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Ano: 2007  Vol. 11   Num. 4  - Out/Dez Print:
Original Article
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Organ of Corti Culture for Functional Analysis of Precursor, Support and Hair Cells
Organ of Corti Culture for Functional Analysis of Precursor, Support and Hair Cells
Author(s):
Jeanne Oiticica Ramalho PhD MD1, Ana Carla Batissoco MS2, Luiz Carlos de Melo Barboza Junior MD1, Regina C. Mingroni Netto PhD2, Luciana A. Haddad PhD MD2, Ricardo Ferreira Bento PhD MD1
Palavras-chave:
Orelha. Cóclea. Células ciliadas. Miosina VIIa. Conexina.
Resumo:

Introdução: Em mamíferos a perda das células ciliadas determina perda auditiva neurosenssorial permanente já que estas células encontram-se em diferenciação terminal e seus precursores não mais entram no ciclo celular. Objetivos: Os objetivos deste estudo foram estabelecer culturas celulares primárias e subculturas do órgão de Corti e caracterizar estas populações celulares com marcadores específicos em três diferentes condições de cultura. Casuística e Método: Foram estabelecidas culturas dissociadas do órgão de Corti de cobaias adultas. Estas foram submetidas à três diferentes condições de crescimento com relação ao ciclo celular: controle, carenciamento and tratamento com fatores de crescimento. Os tipos celulares presentes foram caracterizados por imunofluorescência. Resultados: Na imunofluorescência observou-se predominantemente um fenótipo celular epitelial das culturas em estudo. Estas células marcaram-se predominantemente por anticorpos específicos para marcadores de células epiteliais (anti-miosina VIIa and anti-conexina 26) e eram negativas ou levemente positivas para anticorpos específicos para marcadores neuronais (anti-nestina e anti-beta-3-tubulina). Conclusão: Foram estabelecidas culturas primárias e subculturas a partir do órgão de Corti dissociado e estas apresentaram tipos celulares que incluíram poucos neurônios maduros, mas principalmente células ciliadas e de suporte. O carenciamento levou à diminuição no número de células epiteliais obtidas. O tratamento com fatores de crescimento foi essencial para selecionar na cultura as células epiteliais.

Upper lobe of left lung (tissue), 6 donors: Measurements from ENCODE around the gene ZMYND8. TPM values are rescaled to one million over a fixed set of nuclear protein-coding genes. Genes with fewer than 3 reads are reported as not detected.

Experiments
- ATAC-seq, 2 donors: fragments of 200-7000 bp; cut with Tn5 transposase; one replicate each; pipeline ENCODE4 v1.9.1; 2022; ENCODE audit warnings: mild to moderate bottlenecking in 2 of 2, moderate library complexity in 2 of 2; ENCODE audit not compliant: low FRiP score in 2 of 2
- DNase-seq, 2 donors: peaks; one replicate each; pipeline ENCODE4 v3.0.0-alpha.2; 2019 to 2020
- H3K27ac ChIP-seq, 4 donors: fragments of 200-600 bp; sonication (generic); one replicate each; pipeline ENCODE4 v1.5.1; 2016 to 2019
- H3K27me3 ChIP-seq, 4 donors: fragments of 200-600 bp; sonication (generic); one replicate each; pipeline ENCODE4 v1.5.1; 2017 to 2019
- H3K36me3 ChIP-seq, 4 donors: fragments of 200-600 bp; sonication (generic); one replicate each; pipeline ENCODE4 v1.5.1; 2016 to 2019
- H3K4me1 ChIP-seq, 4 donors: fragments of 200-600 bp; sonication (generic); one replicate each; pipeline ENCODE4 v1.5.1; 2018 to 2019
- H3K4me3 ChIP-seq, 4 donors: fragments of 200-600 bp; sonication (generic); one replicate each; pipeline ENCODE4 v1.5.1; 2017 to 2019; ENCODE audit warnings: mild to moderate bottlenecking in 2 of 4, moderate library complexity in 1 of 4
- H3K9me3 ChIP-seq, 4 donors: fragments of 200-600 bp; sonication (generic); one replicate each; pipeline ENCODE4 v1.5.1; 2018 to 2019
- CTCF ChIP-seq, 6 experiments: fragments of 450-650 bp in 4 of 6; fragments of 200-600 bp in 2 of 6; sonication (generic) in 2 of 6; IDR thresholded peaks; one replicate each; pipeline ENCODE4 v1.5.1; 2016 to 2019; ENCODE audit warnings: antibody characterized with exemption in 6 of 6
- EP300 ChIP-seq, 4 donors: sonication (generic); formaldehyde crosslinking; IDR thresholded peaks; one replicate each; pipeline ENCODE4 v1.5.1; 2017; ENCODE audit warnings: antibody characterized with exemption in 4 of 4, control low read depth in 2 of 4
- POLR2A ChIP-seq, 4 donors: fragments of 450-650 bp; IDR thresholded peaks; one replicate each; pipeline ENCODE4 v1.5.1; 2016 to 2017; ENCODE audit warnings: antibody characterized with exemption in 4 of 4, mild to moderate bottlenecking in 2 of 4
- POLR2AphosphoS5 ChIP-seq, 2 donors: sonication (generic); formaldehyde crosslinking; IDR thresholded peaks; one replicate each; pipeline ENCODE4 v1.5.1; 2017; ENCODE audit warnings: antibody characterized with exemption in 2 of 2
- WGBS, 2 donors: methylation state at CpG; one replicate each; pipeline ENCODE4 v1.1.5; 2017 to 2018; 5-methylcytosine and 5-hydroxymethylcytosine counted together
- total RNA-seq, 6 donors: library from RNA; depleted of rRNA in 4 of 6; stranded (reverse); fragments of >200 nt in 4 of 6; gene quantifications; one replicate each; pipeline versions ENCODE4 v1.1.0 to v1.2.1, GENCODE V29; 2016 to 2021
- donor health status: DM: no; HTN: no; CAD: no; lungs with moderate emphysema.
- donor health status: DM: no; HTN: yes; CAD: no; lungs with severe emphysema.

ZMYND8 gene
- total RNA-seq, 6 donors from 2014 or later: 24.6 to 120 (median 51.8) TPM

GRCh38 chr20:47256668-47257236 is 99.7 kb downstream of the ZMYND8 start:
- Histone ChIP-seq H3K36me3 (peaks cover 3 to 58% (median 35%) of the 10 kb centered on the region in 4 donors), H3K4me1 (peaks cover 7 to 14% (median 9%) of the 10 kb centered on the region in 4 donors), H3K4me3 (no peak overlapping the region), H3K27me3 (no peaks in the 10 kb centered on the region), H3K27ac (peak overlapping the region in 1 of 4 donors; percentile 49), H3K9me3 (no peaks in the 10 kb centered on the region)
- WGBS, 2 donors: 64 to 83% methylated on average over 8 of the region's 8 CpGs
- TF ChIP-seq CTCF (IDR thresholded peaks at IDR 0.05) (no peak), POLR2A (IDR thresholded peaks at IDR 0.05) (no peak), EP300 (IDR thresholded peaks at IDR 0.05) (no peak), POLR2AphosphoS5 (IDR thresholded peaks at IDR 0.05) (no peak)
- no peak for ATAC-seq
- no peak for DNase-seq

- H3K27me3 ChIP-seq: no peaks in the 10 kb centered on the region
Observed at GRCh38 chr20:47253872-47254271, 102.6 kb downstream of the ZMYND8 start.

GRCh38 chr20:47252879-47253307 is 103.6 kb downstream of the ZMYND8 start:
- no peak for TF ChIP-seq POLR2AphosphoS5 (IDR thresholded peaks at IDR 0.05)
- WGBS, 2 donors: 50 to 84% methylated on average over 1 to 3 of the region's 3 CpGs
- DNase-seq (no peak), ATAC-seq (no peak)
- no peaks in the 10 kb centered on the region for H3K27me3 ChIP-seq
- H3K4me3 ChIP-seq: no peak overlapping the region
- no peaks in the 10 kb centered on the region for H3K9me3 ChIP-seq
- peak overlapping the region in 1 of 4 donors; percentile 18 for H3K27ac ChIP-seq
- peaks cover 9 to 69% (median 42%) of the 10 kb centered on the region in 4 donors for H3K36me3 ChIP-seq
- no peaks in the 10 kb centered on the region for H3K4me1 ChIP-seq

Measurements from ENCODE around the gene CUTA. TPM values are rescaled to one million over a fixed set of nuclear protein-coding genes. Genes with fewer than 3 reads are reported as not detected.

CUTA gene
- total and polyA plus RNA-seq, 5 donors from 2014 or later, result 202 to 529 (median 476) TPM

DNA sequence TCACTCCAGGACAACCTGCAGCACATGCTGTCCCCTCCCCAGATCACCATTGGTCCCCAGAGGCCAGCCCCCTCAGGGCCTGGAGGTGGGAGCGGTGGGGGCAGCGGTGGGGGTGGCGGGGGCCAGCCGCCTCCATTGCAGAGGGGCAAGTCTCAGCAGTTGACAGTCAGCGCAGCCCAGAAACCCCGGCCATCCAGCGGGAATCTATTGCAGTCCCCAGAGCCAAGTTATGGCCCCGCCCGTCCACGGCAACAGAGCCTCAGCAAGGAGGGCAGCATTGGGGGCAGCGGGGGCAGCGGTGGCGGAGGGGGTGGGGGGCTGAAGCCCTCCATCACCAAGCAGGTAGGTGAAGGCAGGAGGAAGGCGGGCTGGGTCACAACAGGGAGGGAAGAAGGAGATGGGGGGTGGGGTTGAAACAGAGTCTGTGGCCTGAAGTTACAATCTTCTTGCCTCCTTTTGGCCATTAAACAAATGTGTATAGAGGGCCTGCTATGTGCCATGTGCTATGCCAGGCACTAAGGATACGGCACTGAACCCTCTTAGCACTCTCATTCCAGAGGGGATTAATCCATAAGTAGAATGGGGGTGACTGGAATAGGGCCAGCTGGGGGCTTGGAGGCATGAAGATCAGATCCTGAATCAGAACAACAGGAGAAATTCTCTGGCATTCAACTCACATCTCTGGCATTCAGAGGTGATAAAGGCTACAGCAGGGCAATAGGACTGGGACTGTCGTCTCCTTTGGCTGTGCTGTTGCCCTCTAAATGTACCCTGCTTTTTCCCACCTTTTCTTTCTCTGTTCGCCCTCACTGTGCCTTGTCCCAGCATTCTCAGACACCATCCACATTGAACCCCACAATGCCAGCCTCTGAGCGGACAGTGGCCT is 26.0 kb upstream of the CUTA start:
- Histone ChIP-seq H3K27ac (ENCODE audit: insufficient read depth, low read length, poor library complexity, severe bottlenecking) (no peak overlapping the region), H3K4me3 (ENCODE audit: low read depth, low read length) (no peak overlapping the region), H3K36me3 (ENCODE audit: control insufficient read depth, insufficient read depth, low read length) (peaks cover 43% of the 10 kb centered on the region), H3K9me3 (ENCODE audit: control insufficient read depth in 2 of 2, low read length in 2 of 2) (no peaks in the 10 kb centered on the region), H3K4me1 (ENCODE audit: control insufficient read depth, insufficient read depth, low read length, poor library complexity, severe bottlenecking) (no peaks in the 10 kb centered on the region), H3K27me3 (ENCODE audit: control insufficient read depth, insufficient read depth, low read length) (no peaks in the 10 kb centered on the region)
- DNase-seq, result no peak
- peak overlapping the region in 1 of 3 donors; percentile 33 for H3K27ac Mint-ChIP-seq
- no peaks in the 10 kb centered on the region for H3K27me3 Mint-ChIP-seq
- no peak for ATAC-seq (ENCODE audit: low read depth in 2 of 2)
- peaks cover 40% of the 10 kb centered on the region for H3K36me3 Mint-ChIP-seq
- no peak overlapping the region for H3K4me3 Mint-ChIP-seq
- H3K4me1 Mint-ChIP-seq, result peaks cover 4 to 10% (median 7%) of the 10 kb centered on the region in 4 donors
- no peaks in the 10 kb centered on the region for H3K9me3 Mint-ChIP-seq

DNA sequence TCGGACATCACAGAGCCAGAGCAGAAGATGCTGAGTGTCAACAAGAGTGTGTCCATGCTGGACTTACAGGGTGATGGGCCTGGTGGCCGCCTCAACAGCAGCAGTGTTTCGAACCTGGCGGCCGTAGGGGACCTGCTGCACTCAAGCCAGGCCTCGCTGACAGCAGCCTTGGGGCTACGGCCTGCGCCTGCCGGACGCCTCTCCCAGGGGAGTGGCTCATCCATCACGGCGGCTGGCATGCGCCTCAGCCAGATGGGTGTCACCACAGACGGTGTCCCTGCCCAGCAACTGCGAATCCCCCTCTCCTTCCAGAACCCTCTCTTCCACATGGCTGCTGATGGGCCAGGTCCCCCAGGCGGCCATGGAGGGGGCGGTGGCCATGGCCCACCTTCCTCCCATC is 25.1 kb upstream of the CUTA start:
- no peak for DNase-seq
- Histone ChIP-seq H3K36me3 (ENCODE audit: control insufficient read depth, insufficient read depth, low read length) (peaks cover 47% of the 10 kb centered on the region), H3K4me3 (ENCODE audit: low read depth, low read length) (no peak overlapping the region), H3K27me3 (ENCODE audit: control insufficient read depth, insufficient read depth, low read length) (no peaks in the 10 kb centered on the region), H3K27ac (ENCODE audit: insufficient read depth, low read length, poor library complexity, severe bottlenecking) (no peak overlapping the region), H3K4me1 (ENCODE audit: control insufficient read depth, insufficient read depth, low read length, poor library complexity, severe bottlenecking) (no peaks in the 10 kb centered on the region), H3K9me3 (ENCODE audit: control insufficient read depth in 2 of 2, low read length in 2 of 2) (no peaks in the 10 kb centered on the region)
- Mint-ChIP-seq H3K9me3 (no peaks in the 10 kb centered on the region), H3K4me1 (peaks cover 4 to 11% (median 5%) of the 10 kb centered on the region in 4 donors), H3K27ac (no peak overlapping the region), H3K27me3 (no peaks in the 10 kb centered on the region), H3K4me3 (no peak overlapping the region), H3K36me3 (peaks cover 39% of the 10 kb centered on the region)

INTRODUCTION

Hearing impairment affects 250 million people around the world and deafness is the second most common disability in developed countries 1). Loss of hair cells in mammals cause permanent sensorineural hearing loss, since these cells are terminally-differentiated, their precursors do not re-enter the cell cycle division and are held in mitotic arrest (2). Culturing cochlear cells is still a big challenge, but standardization of procedures and cell characterization are the main steps to establish the conditions for molecular, gene and stem cell therapy in the inner ear (3). The establishment of organ of Corti cultures is essential for the investigation of factors that affect hair cell and precursors cell functions and survival. The aims of this study were: 1) to establish primary cultures and subcultures from dissociated organ of Corti obtained from adult guinea pigs, and 2) to characterize these mixed cell populations with specific markers in three different culture conditions, regarding cell cycle status.


MATERIAL AND METHODS

The protocol was approved by the Ethics in Research Committee of the Medical School University of São Paulo. All experiments were performed in the Otolaryngology Department and Genetic Department laboratories' of Medical School and Institute of Biosciences at the University of São Paulo and were conducted in accordance with the guidelines for the care and use of laboratory animals established by the American National Research Council.

Experimental animals

Two adult guinea pigs' (Cavia porcellus) of both sexes and weighing 400 g were obtained from specialized breeders (CEDEME - UNIFESP, Sao Paulo, Brazil). The animals were housed in individual cages and given free access to food and water. Animals presenting ear infection or congenital malformations were excluded from the study. Animals were killed before the beginning of the experiments in a carbon dioxide chamber, where they remained for at least ten minutes (4).

Tissue isolation

After bath in alcohol 100%, animals were decapitated; the temporal bones were removed and maintained in the Hank's balanced salt solution (HBSS). Cochlear sensory epithelia containing the organ of Corti were surgically isolated from guinea pigs' inner ears using micro-mechanical dissection technique under a stereo-microscope (Tecnival, SQF-F). The otic capsule was dissected, the epithelia containing the organ of Corti, basilar membrane, stria vascularis and spiral limbus were isolated and transferred to a flask containing 1 mL aliquot of HBSS solution (137 NaCl, 5.4 KCl, 0.3 Na2HPO4, 0.4 KH2PO4, 4.2 NaHCO3, 5.6 glucose, 300mM HEPES at pH 7.4) and elastase 0.05 U/mL (Sigma). During enzymatic dissociation, tissue was incubated for 15 minutes at 370C, after which 3mM CaCl2 and 600 U/mL collagenase type II (Invitrogen) were added to the aliquot for another incubation cycle. Further, 0.05% tryple (Invitrogen) was added and incubation repeated. After tissue rest, the supernatant was discarded by aspiration and the sample was washed twice with HBSS. Cells were mechanically dissociated by passing through three fine fires polished Pasteur pipettes with decreasing sizes. About 20 ?L of the supernatant was added on a slide and cells morphology was observed.

Primary cell culture of the organ of Corti